The Harvey Girls Overview:

The Harvey Girls (1946) was a Comedy - Musical Film directed by George Sidney and produced by Arthur Freed and Roger Edens.

The film was based on the novel of the same name written by Samuel Hopkins Adams published in 1942.

Academy Awards 1946 --- Ceremony Number 19 (source: AMPAS)

AwardRecipientResult
Best Music - ScoringLennie HaytonNominated
Best Music - SongMusic by Harry Warren; Lyrics by Johnny MercerWon
.

BlogHub Articles:

Silver Screen Standards: The Harvey Girls (1946)

By Jennifer Garlen on Jun 15, 2021 From Classic Movie Hub Blog

Silver Screen Standards: The Harvey Girls (1946) The Harvey Girls (1946) I?ve had a particular fondness for The Harvey Girls (1946) since the first time I saw it, but my love increased when I visited the El Tovar Hotel in the Grand Canyon some years ago and learned more about the fascinating h... Read full article


The Harvey Girls (1946): The Painted Desert Meets The Musical

By 4 Star Film Fan on May 25, 2020 From 4 Star Films

It was during a pit stop along a cross-country trip through the Petrified Forest that I first became aware of The Harvey Girls. Because you see, The Painted Desert Inn is a bit of a relic of the past, and it preserves a history of the famous waitresses who helped pave the way for a certain brand of ... Read full article


CMBA Blogathon: THE HARVEY GIRLS (1946)

By Jennifer Garlen on Oct 21, 2015 From Virtual Virago

The theme for this year's CMBA Blogathon is "Planes, Trains, & Automobiles," which makes the 1946 musical, The Harvey Girls, an obvious choice. The movie won an Oscar for its train themed song, "On the Atchison, Topeka and Santa Fe," and it depicts, in a fictionalized and colorful way, the impor... Read full article


CMBA Blogathon: THE HARVEY GIRLS (1946)

By Jennifer Garlen on Oct 21, 2015 From Virtual Virago

The theme for this year's CMBA Blogathon is "Planes, Trains, & Automobiles," which makes the 1946 musical, The Harvey Girls, an obvious choice. The movie won an Oscar for its train themed song, "On the Atchison, Topeka and Santa Fe," and it depicts, in a fictionalized and colorful way, the impor... Read full article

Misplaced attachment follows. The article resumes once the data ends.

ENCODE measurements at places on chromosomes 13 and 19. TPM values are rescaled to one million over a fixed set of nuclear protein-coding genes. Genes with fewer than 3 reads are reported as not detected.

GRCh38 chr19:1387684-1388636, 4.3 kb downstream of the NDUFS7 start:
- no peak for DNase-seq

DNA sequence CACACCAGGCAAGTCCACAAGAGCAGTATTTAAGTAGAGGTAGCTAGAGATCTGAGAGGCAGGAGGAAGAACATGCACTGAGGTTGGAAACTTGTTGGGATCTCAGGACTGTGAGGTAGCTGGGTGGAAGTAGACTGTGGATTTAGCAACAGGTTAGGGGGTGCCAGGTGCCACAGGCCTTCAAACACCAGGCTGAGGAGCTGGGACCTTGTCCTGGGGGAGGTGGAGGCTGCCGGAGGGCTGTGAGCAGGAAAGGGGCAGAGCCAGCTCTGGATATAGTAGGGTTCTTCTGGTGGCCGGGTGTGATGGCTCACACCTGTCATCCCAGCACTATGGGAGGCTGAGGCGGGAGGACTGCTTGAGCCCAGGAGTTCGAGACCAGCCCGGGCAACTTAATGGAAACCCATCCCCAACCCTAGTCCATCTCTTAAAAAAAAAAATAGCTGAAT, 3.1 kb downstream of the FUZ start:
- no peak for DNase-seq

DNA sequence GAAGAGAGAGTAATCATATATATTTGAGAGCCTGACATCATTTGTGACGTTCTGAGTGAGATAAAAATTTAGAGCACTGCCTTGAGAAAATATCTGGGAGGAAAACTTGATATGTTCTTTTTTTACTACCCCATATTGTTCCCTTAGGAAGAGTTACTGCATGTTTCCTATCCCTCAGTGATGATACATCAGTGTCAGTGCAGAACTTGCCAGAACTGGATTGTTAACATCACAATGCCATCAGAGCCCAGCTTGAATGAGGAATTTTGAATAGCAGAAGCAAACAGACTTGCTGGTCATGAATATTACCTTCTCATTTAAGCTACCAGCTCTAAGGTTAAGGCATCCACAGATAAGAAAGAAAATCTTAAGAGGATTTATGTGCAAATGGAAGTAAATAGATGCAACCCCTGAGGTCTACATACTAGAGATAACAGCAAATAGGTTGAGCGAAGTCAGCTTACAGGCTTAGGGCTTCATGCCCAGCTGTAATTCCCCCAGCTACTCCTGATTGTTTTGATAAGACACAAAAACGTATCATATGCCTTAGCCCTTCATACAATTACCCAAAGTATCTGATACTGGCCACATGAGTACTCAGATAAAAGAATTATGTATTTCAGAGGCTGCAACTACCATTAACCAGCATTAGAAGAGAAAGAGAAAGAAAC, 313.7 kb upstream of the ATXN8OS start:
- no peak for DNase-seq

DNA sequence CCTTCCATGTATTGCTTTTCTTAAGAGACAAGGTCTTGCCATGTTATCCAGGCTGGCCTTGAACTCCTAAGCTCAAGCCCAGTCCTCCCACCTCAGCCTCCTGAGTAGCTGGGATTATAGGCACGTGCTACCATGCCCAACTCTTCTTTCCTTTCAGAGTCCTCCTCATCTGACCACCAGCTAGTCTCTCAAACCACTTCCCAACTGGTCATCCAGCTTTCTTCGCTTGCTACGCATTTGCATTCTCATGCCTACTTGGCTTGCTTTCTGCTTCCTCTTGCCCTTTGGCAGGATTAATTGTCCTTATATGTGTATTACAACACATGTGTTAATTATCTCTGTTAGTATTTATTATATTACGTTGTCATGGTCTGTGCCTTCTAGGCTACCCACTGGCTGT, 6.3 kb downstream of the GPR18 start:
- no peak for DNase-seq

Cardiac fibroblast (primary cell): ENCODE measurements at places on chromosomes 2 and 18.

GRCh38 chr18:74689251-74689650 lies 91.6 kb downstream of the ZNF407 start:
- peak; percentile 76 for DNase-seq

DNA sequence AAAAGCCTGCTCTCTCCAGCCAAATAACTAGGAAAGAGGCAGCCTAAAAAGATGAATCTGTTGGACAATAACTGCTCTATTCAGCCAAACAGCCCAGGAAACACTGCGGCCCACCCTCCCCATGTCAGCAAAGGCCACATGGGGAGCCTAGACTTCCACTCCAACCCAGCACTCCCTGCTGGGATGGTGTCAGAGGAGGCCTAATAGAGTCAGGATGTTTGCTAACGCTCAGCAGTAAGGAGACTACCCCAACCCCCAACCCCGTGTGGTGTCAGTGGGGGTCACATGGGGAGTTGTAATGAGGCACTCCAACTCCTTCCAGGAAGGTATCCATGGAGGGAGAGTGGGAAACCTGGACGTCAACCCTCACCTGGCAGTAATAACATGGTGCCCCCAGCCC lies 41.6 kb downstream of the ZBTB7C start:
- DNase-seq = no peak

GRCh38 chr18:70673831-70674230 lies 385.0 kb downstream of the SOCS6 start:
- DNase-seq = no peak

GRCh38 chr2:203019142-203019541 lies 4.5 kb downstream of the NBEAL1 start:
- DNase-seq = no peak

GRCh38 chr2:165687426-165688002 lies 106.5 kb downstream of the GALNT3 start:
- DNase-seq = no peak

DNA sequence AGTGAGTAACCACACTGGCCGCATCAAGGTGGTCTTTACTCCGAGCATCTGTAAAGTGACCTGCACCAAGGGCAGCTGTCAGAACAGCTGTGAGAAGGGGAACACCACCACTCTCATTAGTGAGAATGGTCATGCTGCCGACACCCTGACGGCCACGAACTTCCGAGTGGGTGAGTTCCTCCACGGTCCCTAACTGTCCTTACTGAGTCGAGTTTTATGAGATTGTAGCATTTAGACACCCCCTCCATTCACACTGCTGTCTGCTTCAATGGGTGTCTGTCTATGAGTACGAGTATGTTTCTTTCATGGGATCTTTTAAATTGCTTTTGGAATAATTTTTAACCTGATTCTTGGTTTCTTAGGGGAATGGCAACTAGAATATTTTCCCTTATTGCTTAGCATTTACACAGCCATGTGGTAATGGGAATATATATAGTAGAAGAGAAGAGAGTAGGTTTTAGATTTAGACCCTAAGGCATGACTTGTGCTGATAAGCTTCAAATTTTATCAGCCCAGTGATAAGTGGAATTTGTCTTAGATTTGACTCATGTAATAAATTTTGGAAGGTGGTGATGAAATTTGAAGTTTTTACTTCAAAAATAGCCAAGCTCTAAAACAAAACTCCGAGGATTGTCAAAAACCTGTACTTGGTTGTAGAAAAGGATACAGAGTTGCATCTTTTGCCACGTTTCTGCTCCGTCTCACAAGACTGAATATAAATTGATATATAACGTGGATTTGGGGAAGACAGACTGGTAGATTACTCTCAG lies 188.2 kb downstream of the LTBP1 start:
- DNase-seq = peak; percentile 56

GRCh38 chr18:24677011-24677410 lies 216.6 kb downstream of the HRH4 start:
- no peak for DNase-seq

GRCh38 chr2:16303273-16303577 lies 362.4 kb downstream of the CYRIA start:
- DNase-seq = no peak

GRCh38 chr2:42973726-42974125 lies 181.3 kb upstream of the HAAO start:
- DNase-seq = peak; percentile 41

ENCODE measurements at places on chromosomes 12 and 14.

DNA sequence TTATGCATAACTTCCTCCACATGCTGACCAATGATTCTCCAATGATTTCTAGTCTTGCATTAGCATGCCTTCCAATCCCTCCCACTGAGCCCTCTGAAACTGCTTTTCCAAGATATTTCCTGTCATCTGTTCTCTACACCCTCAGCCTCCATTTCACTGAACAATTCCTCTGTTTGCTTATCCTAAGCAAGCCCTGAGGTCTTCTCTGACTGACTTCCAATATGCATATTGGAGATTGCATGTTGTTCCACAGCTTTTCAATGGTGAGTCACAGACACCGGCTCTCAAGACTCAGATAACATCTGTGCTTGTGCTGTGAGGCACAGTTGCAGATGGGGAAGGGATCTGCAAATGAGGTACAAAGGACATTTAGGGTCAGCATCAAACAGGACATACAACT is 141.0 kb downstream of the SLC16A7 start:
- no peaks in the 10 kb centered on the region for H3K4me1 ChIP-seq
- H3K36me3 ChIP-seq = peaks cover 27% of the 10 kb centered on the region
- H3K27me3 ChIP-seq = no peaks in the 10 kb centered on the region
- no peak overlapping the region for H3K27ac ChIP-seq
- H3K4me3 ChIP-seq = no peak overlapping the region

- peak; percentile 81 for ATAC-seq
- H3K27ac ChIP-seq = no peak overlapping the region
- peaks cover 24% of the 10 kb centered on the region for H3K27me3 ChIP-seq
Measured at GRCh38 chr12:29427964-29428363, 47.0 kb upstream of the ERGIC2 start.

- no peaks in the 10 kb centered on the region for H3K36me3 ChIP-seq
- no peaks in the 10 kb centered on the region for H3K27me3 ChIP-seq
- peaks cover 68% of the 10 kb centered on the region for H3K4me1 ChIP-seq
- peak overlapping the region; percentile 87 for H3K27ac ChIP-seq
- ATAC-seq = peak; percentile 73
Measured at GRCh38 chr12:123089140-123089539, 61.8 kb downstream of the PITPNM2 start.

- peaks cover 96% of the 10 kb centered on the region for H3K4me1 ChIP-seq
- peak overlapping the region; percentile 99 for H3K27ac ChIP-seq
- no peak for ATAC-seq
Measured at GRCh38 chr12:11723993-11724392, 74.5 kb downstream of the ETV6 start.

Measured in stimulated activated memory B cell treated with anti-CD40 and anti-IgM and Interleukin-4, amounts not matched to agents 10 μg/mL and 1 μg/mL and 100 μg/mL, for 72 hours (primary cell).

The Harvey Girls (1946)

By Cameron on Feb 10, 2015 From The Blonde At The Film

via: http://www.tcm.com/tcmdb/title/777/The-Harvey-Girls/#tcmarcp-141232-141228 ?Unless otherwise noted, all images are my own. The Harvey Girls is a delightful musical about young women?who venture into the Wild West and find adventure, romance, and snakes.?The movie is based on a 1942 novel of the... Read full article


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Quotes from

Alma: [singing] Yeah, they say they have hair on their chest, the only thing I've seen is just a fancy vest. Holy smackers, milk and crackers but it's wild in the wild, wild west.


Alma: [talking to Susan Bradley] I sent my picture into one of those Lonely Hearts Clubs and they sent it back, saying "We're NOT that lonely!"


Susan Bradley: Would it be possible you don't want to marry me?
H.H. Hartsey: Now wait a minute Ms. Bradley. I wanna marry ya, I wanna marry ya somethin' like all get-out. I wanna marry ya somethin' awful ma'amm. But please ma'am, please say no.


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Facts about

The Harvey House restaurants were established by Fred Harvey in 1870 to provide good, inexpensive food and lodging in clean, elegant surroundings for travelers in the western United States. At the chain's peak, there were some 84 Harvey Houses throughout seven states, all operated in conjunction with the Santa Fe Railroad.
Byron Harvey Jr., who plays the uncredited role of a train conductor who keeps good time, was the grandson of Fred Harvey and President of the Fred Harvey Company at the time of the filming.
The setting of the story in "Sandrock" and the design of the Harvey House sets that stood on MGM's Back Lot #3 and on the sound stage for this film were inspired by the Castaneda Harvey House in Las Vegas, New Mexico, which still stands as a National and State Historic Landmark of New Mexico, along the old Santa Fe tracks and just to the north of that town's current Amtrak station. Amtrak's Southwest Chief still stops at the station, but the Castaneda is vacant and fenced off. Although the studio sets were constructed of wood, elements from the Castaneda's basic exterior architecture and of the interior dining room were applied to the set designs for this film. A few of the historic incidents that had occurred at the Castaneda were incorporated into the script. A large outcrop of rock such as that where Susan Bradley (Judy Garland) and Ned Trent (John Hodiak) meet can be seen from the Castaneda across a small prairie. The balcony upon which Garland, Cyd Charisse and Virginia O'Brien share a song is a replication of the Castaneda's street-side second-floor balcony. And yes, a saloon once existed directly across the street from the Castaneda in a building which is now abandoned. All of the sets from the
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Best Music - Song Oscar 1946






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Also released in 1946




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